How can I use INJECT?
Below we have set out a four step guide to getting you started with INJECT. Within our tool there are also helpful guides that you can access at any time.
Once you have installed INJECT in one of the text editors, you will need to open it. This will vary by editor. If you have installed INJECT in one of the text editors, you will need to open it. This will vary by editor. For example, in Google Docs, click on add-ons, then Inject app, then Start for the INJECT tool to appear in the sidebar.
Step 1: Explore news-related content
Decide on the topic you want to explore creatively. Type in a series of topic terms at the top of the sidebar. This can be a topic you’re working on. Alternatively, try examples such as ‘food security’, ‘Yemen crisis’ or ‘air pollution’.
You can also highlight text in your text editor, then click on the black cross in the circle on the right of the topic terms. INJECT will read what you have highlighted, and extract the topic terms for you.
INJECT works most effectively with just 2 or 3 topic terms.
You can explore the news-related content in INJECT with 4 different search strategies that each offer you a different set of results for creative input:
Backing and Evidence – presents articles, entities and creative clues that contain or are related to quantitative evidence such as numbers and measures with relevant to your topic terms;
Individuals – presents different people, entitles and creative clues discovered with your topic terms;
Causal – provides access to longer, explainer-style news articles that report the background and causes of news and entities related to your topic terms;
Quirky – presents you with cartoons that look at your topic from different perspectives.
Click on the creative strategy that interests you the most. You can always explore more than one, and return to previous strategies at any time.
INJECT also offers you trending topics on Twitter for locations that you’re interested in.
Step 2: Get new ideas
The newscards offer a variety of features to trigger new ideas:
Related concepts appear under the story in coloured boxes;
Creative sparks appear when you hover over the results and the concepts with your mouse. These sparks are based on interviews with experienced journalists;
A brief explanation of the concept appears when you click on it. These are so-called Explaain fact cards.
Related concepts are people, places, organisations and things connected to the content of the article:
Green – Person
Brown – Place
Blue – Organisation
Red – Thing
Click on the three dots menu in the top-right corner of the newscard to:
Open the article – Read the original article in a new tab. You can also get here by clicking on the story.
Copy the reference – One-click citation option. Copy the reference of the source to your clipboard to save it and build on it later.
Show creative sparks – View the creative sparks together with the associated concepts in one place.
Refresh creative sparks – Request more creative sparks for a story and get 10 more concepts each time with the click of a button.
Show a word cloud – Simple graphical representation of word frequency in a story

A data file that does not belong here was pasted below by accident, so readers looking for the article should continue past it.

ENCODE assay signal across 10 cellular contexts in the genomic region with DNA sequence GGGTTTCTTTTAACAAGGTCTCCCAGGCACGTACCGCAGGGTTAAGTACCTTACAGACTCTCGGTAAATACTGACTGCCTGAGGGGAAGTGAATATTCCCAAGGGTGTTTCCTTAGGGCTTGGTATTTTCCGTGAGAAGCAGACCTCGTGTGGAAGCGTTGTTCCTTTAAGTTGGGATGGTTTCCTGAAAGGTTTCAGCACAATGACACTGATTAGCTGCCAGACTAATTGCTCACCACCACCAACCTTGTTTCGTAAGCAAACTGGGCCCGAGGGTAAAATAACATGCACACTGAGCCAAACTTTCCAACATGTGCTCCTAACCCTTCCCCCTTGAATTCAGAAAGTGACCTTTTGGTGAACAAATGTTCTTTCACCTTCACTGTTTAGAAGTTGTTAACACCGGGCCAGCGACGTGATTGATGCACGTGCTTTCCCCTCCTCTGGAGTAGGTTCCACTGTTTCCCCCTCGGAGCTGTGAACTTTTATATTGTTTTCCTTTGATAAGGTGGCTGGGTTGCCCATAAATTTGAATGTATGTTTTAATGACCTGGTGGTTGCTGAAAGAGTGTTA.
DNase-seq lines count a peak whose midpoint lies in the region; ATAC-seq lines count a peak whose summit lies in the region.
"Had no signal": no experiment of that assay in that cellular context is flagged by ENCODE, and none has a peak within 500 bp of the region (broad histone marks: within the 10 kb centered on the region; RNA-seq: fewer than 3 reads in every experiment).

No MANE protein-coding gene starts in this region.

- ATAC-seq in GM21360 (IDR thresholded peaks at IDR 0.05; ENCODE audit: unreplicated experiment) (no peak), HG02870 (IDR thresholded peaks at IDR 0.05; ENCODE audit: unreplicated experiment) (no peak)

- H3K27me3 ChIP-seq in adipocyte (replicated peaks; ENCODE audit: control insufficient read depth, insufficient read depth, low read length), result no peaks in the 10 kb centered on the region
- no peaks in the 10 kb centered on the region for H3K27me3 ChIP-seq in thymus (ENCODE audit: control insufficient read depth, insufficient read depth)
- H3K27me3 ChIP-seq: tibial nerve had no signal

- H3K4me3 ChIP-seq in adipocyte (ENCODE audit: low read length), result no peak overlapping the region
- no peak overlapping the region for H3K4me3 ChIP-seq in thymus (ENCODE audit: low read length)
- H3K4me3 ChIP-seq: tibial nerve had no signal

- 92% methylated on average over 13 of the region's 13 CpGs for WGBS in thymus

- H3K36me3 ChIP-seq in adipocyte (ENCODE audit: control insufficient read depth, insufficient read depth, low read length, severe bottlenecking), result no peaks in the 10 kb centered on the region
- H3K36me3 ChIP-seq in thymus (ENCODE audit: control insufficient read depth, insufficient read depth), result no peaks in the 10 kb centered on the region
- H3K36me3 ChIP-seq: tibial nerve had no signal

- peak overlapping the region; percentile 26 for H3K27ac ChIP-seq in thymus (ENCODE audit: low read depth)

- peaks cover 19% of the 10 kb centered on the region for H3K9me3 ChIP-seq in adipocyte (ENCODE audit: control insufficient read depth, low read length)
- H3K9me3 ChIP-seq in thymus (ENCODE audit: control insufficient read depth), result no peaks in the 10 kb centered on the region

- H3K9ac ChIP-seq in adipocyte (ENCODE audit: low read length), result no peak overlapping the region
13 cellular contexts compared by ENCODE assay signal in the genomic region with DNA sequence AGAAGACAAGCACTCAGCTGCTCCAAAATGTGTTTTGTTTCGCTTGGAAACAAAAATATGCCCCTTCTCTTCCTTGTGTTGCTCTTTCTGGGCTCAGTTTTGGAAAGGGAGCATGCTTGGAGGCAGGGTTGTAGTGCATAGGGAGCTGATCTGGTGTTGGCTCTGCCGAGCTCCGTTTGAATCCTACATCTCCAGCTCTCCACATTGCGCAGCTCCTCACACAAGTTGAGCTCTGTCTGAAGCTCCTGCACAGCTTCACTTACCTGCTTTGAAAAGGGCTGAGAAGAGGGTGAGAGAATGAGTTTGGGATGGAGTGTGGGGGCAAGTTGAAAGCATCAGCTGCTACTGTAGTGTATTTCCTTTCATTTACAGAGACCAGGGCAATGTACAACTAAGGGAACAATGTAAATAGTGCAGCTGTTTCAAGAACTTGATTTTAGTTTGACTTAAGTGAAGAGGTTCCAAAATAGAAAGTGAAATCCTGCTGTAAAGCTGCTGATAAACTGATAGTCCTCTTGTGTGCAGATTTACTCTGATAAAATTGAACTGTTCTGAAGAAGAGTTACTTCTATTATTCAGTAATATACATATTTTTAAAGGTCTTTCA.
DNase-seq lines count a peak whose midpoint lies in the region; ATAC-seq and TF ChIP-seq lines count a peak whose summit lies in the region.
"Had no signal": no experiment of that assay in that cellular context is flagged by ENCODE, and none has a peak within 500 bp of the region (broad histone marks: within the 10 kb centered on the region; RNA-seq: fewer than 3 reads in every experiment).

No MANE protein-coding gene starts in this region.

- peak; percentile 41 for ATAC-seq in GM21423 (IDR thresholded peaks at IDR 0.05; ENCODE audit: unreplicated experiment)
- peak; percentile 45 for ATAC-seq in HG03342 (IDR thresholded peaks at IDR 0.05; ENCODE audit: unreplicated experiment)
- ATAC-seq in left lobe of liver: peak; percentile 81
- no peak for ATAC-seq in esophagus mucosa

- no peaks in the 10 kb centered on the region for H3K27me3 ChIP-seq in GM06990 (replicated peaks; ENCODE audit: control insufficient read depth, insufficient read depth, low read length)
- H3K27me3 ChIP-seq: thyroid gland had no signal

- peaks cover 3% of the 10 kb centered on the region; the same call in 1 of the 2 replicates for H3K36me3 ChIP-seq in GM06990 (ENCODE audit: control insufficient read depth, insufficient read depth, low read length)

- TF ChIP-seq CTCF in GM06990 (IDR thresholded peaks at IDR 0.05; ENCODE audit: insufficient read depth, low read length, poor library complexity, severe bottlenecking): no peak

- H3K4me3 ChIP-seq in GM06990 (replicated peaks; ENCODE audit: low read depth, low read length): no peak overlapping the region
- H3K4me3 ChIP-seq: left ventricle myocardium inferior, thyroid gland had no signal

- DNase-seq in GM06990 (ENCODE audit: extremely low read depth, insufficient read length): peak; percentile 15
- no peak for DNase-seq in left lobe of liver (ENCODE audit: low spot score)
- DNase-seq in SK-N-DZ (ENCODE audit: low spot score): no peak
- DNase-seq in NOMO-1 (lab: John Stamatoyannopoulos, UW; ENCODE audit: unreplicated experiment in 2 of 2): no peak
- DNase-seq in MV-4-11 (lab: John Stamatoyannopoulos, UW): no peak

Search in Google – Discover new angles for your story with INJECT, then deep search with Google
Step 3: Explore other information and clues
Change your topic terms and/or parameters to discover other useful information and creative clues, using the features shown below.
Time period – What time period of information do you want to explore?
Language – INJECT is currently fully functional in English, Dutch, German, and Norwegian. Explore sources in these different languages.
Sorted by relevance, time or randomly – The default option is random. You can also sort the results by time or relevance.
Public and/or private news sources – Public is the only option for the open-access tool. Archives can be added for INJECT clients; archives can be crawled and added to make them smarter, more easily searchable.
Relaxed or strict search – With relaxed, the results go a little bit further away from your topics, which could lead to more and wider new ideas.
Tips for using INJECT
Use INJECT before you start writing
INJECT is very effective when used during the research phase, to discover angles on stories. Think of it as a tool to inspire new stories and new angles. Plan to use INJECT as soon as you are assigned a story, for example, after the morning editorial meeting.
Remember that INJECT is not a search engine. So rather than seeking to retrieve information INJECT provides you with creative new ideas based on what might be available, you may then want to investigate these further using search engines. INJECT works best for longer feature stories and for short bursts. Because of the vast number of news sources searched journalist users report that the tool provides effective support when researching feature stories.
Keep INJECT open while you write
Use INJECT to guide you as you explore a story and start to develop it. INJECT can guide and structure how you work. Enter two or three terms at a time for better results. INJECT is more effective when using fewer terms to describe the news topic that you want to explore. The tool retrieves more and broader information with fewer terms. Use a relaxed rather than a strict search to discover more information. If you find that INJECT is not returning as much information as you would like, go to the settings, and change the search mode from strict to relaxed, to retrieve more information.
Use creative sparks to discover new angles
INJECT’s hover-over creative sparks are effective for initiating the exploration of new news angles quickly. Explore the creative sparks if new angles are needed quickly.
Customised INJECT for your business
INJECT can also be customised according to your newsroom’s needs. Do you wish to add your own archives? Search through specific sources that your journalists use regularly?
Contact us for more information